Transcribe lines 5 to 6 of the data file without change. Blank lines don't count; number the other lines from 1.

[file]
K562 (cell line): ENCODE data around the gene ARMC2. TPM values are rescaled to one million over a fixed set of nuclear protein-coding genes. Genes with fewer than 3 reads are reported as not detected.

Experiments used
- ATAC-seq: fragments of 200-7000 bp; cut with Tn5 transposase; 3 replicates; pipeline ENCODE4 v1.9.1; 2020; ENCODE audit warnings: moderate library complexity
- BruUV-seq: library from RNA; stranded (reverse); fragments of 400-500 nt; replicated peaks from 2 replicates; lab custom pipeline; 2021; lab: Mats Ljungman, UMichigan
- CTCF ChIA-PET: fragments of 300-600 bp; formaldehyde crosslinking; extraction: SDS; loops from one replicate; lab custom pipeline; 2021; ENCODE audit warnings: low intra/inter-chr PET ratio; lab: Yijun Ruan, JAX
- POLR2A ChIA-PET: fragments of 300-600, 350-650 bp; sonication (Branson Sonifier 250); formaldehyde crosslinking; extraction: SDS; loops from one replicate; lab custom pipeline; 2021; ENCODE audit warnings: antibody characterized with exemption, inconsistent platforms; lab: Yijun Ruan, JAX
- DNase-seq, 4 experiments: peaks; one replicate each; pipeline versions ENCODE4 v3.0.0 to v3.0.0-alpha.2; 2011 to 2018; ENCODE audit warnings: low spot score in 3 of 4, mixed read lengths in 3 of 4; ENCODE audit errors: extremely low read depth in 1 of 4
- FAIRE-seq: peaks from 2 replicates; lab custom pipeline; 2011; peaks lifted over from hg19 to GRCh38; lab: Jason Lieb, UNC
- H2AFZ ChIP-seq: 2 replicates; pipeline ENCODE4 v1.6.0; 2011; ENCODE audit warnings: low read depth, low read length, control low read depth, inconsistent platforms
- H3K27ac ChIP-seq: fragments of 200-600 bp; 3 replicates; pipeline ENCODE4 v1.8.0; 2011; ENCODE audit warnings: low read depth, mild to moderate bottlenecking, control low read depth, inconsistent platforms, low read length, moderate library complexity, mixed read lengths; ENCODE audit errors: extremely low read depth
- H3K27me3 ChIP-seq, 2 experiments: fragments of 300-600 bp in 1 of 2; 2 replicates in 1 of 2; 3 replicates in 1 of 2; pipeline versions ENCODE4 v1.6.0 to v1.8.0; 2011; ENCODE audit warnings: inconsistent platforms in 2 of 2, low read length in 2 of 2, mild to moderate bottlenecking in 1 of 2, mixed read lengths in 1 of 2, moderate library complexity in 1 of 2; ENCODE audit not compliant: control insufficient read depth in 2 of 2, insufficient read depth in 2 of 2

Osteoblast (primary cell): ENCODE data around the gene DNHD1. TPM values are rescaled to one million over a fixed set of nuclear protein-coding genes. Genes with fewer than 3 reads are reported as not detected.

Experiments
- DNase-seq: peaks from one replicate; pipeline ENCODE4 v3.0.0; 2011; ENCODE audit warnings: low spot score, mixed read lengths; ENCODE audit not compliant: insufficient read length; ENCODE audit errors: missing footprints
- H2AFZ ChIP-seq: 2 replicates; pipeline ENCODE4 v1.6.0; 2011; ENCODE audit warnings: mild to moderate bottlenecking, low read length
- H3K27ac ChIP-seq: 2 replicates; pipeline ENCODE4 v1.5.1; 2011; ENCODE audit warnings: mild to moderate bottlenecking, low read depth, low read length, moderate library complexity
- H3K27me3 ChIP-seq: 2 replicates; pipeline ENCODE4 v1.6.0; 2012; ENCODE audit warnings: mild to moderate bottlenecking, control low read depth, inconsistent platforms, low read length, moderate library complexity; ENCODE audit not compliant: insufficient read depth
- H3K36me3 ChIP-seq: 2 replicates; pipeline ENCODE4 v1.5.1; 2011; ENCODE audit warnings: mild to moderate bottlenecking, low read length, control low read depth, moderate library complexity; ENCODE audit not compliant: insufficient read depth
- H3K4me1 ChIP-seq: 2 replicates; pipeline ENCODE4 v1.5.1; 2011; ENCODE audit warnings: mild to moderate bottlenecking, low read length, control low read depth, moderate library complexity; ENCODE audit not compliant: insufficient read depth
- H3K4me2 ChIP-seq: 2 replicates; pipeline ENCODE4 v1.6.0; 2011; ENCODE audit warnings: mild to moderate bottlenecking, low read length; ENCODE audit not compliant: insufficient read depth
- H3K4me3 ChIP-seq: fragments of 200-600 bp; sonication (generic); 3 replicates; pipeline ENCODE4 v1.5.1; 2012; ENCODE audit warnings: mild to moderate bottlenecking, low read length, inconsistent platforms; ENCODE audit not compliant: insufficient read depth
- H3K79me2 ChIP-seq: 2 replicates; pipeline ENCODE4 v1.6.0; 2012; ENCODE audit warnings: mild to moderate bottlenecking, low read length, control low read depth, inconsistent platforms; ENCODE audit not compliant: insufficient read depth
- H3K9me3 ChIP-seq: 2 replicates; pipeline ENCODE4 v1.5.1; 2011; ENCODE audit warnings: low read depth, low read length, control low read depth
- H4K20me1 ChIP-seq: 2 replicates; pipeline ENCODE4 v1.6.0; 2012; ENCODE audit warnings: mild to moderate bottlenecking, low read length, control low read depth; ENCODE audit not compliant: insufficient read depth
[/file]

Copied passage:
- CTCF ChIA-PET: fragments of 300-600 bp; formaldehyde crosslinking; extraction: SDS; loops from one replicate; lab custom pipeline; 2021; ENCODE audit warnings: low intra/inter-chr PET ratio; lab: Yijun Ruan, JAX
- POLR2A ChIA-PET: fragments of 300-600, 350-650 bp; sonication (Branson Sonifier 250); formaldehyde crosslinking; extraction: SDS; loops from one replicate; lab custom pipeline; 2021; ENCODE audit warnings: antibody characterized with exemption, inconsistent platforms; lab: Yijun Ruan, JAX